When Taylor asked me to select an activity in Iceland that I would like to do, I did not hesitate in choosing a lava tunnel tour. The Raufarhólshellir lava tunnel is located in the southern region of Iceland and fell perfectly along our route.
The lava tunnel itself was formed about five thousand years ago but was formally discovered in 1971. Our tour began right on time at 8:30 AM. The cave’s cover was a welcome escape from the brutal surface weather that morning.
The first segment of the cave is defined by two large surface openings. A result of ceiling collapse, the two portals allow natural light into a place that had undoubtedly been bathed in darkness for most of its existence.
The next segment features smooth walls with melted red streaks of oxidized iron. We were lucky to also be able to see ice spires rising from the cave floor in June. These spires are created by water dripping from the cave ceiling and freezing in the crevices of the floor.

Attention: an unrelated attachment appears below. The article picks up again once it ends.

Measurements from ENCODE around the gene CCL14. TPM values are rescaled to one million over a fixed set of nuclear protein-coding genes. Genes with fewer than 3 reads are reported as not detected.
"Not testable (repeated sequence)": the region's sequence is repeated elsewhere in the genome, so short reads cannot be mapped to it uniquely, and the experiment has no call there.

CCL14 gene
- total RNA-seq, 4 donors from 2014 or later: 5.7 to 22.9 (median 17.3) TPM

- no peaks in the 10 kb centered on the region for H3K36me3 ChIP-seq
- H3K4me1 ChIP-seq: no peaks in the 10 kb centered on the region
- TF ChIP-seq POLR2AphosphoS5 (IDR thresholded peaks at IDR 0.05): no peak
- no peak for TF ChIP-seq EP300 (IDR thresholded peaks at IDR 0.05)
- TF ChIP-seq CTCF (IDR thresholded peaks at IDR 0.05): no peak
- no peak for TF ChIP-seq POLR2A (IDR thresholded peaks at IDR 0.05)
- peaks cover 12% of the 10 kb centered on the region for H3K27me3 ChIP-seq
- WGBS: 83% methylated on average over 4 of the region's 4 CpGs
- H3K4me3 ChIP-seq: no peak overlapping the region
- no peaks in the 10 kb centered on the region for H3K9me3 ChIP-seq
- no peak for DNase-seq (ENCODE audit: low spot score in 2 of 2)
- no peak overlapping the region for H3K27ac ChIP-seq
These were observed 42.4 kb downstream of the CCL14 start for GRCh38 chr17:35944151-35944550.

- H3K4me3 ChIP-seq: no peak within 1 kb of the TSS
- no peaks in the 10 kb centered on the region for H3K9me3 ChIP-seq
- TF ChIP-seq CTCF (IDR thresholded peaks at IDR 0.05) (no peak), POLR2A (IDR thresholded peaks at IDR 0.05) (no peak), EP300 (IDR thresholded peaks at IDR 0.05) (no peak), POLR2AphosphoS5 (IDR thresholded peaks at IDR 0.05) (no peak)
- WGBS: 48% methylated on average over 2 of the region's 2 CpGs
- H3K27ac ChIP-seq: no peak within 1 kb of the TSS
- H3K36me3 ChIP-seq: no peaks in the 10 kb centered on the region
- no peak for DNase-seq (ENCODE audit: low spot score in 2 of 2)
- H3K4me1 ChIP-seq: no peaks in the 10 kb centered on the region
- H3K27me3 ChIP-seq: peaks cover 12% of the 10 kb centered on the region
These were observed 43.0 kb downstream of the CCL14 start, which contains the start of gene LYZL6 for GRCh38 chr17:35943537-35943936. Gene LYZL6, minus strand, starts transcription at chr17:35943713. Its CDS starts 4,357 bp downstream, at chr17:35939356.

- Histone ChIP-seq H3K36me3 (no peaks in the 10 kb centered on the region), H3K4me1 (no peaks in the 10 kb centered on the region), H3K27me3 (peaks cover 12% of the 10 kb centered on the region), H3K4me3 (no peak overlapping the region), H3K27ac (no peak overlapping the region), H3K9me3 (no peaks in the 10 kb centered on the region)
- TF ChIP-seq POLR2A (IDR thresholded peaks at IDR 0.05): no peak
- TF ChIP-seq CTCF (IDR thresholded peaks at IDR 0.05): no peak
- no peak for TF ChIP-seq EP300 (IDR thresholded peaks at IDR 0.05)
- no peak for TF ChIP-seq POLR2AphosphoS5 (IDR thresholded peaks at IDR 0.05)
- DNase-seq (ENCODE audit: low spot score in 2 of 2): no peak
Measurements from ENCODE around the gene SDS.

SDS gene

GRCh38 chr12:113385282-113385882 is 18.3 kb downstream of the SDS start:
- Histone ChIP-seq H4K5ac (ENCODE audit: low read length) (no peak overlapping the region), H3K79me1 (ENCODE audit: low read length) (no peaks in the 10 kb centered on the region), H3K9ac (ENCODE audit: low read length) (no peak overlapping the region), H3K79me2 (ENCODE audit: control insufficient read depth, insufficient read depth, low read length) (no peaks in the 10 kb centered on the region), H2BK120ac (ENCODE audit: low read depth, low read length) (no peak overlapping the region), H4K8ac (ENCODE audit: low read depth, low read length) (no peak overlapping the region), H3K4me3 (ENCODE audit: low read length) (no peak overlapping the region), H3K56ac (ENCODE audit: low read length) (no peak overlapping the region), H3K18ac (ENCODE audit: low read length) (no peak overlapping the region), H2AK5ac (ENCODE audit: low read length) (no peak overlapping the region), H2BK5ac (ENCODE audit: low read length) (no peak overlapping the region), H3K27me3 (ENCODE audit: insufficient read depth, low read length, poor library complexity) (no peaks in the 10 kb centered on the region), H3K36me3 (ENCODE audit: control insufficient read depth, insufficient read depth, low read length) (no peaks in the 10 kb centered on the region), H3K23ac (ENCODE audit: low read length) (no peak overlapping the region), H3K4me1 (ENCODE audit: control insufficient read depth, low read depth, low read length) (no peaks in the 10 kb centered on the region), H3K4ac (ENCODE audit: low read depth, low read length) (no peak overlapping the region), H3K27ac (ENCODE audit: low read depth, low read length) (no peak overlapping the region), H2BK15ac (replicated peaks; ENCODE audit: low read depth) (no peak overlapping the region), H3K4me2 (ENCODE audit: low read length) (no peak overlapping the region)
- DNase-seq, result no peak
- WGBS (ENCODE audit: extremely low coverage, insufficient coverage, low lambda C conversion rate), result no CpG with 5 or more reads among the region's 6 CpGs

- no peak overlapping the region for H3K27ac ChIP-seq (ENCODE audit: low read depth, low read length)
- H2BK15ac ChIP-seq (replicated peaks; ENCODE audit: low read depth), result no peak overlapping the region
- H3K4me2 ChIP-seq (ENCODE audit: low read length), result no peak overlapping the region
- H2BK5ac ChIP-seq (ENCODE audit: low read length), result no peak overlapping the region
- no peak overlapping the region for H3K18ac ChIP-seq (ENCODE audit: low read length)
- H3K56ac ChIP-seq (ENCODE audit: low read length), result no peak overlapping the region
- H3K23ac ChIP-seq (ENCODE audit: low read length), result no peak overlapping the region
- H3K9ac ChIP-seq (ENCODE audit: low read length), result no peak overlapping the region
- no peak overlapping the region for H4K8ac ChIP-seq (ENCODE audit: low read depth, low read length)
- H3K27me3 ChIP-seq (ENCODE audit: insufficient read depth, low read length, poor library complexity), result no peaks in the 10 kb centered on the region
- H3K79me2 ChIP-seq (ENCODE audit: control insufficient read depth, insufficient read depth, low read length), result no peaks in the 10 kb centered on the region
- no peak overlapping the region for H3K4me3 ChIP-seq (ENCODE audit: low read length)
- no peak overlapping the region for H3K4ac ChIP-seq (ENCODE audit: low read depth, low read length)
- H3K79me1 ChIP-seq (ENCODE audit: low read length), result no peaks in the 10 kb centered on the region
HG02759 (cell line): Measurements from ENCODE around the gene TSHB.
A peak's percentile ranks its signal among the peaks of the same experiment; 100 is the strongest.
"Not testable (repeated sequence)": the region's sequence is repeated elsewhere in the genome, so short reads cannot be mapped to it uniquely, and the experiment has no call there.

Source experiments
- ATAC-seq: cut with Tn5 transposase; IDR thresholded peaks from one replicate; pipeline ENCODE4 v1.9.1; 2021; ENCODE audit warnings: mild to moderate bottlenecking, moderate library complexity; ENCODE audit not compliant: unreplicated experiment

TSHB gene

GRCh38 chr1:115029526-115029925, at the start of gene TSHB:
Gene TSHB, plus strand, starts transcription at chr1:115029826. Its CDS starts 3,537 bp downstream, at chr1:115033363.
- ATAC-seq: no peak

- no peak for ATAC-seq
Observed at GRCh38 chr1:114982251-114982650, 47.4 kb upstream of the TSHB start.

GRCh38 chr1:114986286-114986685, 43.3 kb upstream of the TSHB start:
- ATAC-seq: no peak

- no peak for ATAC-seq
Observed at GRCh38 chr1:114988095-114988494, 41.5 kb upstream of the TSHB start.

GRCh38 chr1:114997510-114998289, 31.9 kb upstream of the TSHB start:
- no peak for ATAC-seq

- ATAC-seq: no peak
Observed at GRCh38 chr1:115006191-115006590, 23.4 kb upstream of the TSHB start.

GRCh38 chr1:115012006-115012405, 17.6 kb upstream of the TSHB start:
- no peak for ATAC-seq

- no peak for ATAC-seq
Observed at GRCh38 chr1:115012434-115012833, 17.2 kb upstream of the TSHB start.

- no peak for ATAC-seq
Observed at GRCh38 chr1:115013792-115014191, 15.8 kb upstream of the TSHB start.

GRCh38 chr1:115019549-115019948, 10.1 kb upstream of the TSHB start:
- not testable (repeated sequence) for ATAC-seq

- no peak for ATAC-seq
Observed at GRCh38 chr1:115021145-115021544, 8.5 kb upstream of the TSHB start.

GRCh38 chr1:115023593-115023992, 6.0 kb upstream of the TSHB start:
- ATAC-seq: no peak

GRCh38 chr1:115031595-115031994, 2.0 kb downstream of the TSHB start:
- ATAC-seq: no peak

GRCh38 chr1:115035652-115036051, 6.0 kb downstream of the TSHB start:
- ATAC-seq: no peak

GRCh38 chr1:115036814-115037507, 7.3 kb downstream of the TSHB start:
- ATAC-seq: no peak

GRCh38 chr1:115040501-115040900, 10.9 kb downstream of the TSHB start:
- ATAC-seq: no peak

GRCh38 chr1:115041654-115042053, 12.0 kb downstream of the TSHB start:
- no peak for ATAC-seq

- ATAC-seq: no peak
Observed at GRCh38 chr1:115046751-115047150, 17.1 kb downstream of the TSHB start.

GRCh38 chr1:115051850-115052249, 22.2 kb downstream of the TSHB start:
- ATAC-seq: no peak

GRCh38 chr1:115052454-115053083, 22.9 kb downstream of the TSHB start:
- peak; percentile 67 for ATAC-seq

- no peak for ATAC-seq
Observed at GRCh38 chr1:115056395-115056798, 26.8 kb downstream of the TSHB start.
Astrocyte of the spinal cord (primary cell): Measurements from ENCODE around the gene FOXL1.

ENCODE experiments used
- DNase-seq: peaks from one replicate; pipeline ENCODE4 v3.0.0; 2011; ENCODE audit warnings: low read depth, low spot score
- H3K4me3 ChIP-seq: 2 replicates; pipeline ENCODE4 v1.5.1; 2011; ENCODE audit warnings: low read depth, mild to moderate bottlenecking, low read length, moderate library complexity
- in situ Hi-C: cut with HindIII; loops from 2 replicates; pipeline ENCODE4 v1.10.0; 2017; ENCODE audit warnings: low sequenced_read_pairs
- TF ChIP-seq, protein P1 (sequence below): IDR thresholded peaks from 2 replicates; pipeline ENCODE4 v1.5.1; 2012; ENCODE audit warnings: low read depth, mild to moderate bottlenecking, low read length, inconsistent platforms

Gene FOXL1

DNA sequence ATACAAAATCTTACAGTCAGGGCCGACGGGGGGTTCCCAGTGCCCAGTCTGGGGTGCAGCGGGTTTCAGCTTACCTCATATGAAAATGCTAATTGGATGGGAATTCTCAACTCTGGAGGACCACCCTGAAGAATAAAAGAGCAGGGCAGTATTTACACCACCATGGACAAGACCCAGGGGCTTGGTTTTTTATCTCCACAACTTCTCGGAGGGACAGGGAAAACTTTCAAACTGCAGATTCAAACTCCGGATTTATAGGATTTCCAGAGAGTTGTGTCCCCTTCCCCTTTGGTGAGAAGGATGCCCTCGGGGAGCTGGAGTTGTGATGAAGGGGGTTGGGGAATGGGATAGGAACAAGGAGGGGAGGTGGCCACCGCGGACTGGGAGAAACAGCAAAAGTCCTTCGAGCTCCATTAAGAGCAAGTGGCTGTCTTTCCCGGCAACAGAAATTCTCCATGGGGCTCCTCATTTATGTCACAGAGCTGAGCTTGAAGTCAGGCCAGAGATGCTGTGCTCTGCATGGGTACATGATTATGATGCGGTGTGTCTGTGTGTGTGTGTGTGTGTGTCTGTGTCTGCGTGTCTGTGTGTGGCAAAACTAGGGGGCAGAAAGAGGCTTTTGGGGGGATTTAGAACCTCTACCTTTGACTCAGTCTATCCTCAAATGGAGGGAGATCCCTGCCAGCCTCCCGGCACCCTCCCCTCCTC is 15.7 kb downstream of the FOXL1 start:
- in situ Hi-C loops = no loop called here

As the darkness enveloped the tunnel, life began to show in the final segment of our tour. A shining white bacteria lives in the recesses of the lava tunnel away from harmful sunlight. Our very knowledgeable guide mentioned that scientists had begun studying the bacteria to gain insight into what type of life might have—or might—live among the rocks of Mars. Another interesting tidbit she added is that the bacteria is hydrorepulsive meaning it repels water.
Soon we’d reached the end of our metal catwalk and the beginning of the ‘Extreme Lava Tunnel Tour' which takes three hours and features much more of the tunnel. Our tour only went 350 meters into the 1,360-meter-long tunnel, which is Iceland’s fourth largest.
The cave extends less than 50 meters into the Earth, but even such a shallow escape from the Earth’s topography can seem an alien landscape. If Taylor were to ask me again what attraction I would like to sign up for, I would still book the tour at Raufarhólshellir.